Now, assuming the above suggestion is not applicable, then indeed you'd have to go through the C ABI you have defined.

  • If you control the implementation in a way where you know that the obtained *mut c_char originates from a call to CString::into_raw() and you know to be using the very same allocator as the initial module was, then calling CString::from_raw() could be fine.

    • but this second condition is hard to ensure: even if you appear to be relying on the same implementation of the allocator, you could be working on different instances of such allocator, in which case it is no longer sound.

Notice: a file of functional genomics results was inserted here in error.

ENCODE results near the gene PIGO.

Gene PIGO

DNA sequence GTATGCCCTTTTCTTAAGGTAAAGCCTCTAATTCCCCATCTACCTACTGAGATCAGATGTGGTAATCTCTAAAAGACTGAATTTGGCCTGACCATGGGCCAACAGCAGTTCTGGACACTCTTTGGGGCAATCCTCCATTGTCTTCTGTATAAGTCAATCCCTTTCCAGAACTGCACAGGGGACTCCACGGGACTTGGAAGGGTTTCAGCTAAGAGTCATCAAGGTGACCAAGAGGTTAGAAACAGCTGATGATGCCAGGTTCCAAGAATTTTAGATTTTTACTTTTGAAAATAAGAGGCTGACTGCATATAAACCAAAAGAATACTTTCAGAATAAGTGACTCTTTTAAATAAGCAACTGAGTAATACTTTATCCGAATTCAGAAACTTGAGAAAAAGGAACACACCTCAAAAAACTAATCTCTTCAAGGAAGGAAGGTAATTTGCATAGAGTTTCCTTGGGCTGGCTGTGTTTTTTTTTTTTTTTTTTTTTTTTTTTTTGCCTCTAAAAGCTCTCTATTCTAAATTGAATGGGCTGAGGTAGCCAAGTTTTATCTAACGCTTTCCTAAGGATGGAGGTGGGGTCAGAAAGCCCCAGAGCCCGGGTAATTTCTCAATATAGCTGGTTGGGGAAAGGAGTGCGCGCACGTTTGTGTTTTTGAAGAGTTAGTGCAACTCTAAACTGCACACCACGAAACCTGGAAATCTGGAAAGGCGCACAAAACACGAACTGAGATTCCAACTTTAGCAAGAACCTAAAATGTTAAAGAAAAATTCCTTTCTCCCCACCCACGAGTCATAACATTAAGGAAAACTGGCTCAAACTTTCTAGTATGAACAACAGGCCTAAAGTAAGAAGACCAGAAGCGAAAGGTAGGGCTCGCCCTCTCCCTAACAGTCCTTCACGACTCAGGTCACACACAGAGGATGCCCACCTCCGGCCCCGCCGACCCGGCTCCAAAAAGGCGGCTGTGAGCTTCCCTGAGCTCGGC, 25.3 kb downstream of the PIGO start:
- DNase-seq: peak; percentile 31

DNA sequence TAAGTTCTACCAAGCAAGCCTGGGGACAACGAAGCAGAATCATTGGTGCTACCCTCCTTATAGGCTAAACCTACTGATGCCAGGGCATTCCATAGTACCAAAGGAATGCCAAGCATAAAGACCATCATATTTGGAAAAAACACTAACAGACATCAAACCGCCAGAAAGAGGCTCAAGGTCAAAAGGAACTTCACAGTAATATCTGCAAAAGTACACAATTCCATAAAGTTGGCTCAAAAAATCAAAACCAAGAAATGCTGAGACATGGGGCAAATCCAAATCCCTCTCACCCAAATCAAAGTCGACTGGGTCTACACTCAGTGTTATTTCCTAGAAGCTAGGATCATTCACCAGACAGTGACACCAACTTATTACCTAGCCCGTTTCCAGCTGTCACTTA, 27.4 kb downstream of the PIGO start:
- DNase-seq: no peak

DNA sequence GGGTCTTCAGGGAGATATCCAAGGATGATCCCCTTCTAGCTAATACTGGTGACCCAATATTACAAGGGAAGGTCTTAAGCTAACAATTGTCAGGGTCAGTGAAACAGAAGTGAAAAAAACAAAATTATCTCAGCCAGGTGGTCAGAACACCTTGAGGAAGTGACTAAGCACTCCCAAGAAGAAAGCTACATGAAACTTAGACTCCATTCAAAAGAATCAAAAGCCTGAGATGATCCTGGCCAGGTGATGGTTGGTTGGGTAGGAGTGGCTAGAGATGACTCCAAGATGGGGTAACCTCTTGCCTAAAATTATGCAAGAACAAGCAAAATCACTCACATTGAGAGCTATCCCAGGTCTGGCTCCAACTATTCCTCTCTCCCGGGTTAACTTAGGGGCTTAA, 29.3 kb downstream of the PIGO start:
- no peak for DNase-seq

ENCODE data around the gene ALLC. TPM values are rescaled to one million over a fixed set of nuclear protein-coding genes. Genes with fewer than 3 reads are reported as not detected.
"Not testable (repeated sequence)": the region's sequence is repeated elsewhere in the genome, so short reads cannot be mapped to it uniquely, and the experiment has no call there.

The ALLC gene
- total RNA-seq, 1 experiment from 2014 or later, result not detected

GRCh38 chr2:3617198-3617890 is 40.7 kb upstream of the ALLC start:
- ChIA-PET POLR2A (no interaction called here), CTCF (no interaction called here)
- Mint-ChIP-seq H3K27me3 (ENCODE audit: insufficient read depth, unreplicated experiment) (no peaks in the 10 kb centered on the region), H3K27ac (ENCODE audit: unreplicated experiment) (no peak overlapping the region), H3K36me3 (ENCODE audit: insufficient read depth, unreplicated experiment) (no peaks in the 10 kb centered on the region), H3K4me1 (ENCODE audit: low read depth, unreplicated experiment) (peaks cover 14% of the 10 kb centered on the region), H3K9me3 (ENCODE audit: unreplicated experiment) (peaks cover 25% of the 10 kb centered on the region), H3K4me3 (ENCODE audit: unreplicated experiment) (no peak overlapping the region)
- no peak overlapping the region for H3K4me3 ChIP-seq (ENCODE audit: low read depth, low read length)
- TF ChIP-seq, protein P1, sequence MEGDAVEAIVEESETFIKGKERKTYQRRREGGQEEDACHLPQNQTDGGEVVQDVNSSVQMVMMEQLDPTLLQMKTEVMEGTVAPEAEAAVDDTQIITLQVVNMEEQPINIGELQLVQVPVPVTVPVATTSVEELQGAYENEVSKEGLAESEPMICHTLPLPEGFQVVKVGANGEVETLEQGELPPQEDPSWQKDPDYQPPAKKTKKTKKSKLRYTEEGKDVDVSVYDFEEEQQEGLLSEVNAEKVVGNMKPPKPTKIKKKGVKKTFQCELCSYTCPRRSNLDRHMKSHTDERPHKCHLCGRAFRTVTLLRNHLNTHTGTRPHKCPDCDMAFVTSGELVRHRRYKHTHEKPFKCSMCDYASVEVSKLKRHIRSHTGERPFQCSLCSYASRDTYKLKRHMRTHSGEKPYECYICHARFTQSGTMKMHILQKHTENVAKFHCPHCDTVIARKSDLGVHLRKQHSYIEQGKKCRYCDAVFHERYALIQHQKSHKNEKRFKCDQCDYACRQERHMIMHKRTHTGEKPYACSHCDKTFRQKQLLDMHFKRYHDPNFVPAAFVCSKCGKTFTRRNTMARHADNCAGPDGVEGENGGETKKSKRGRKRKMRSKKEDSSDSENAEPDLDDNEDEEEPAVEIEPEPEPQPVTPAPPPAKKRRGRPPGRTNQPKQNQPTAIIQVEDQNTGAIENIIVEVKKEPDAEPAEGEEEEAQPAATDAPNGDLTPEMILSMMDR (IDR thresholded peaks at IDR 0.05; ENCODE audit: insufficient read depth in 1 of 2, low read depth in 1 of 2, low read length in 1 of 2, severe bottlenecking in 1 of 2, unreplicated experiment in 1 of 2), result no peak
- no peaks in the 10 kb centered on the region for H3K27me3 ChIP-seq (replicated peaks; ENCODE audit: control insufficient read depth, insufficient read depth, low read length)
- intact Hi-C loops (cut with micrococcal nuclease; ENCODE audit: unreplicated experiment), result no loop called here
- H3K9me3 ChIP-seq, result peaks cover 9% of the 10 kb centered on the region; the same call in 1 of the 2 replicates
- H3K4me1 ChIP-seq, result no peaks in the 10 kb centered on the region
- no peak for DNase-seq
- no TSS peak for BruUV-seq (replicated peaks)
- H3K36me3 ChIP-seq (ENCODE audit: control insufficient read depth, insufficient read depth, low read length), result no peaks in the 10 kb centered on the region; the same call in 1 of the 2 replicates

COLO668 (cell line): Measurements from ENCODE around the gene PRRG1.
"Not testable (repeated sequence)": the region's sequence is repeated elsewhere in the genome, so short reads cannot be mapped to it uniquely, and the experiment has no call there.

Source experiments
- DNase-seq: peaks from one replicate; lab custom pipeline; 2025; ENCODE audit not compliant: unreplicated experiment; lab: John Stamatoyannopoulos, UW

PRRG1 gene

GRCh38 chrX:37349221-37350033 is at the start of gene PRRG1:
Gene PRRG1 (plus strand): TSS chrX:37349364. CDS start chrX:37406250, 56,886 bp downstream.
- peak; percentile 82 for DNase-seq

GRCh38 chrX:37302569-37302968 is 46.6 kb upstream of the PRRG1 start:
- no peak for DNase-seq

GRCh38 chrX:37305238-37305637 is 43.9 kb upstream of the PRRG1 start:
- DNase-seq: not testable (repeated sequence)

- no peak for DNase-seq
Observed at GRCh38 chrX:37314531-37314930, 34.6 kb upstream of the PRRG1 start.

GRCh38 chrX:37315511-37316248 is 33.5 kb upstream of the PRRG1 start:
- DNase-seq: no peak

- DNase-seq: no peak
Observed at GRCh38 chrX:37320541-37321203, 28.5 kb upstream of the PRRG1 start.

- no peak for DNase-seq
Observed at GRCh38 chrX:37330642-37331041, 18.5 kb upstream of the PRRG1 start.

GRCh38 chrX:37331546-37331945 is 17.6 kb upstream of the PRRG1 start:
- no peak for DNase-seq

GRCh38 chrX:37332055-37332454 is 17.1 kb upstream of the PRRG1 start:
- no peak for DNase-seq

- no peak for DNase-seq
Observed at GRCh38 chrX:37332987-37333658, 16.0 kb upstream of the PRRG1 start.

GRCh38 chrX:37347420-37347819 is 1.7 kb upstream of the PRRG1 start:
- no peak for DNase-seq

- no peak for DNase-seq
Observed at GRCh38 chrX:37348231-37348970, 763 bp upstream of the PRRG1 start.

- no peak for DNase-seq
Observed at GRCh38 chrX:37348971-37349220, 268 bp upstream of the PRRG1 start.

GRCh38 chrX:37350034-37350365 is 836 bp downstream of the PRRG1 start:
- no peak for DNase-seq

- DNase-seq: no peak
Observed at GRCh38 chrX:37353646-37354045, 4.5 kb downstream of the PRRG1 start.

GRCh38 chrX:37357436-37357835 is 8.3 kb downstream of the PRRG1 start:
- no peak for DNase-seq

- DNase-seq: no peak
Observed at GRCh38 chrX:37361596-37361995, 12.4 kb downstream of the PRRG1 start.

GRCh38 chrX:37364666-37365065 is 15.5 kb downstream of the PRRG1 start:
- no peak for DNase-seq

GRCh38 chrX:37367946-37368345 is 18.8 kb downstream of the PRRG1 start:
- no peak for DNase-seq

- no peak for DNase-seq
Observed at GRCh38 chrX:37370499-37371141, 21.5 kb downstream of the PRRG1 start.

So, my rule of thumb would be:

Use CStr::from_ptr to borrow the resulting string, and then get you own owned version.

So that leans towards your "Code 2" suggestion, although you can optimize it a bit with your own newtype expressing the special free it has:

use ::std::{
    ffi:{CStr, CString},

fn get_fancy_string ()
  -> Option<impl 'static + Deref<Target = str>>
    unsafe {
        let ptr = ptr::NonNull::new(get_name_ffi_call())?;
        let c_str = CStr::from_ptr(ptr.as_ptr());
        let str = if let Ok(it) = c_str.to_str() { it } else {
            return None;
        return Some(BoxedStr( // all this is just type-level stuff, in practice it's a no-op
    // where
    struct BoxedStr /* = */ (
        ptr::NonNull<str>, // `&'a str` but without the annoying lifetime parameter
    impl Deref for BoxedStr {
        type Target = str;

        fn deref (self: &'_ Self) -> &'_ str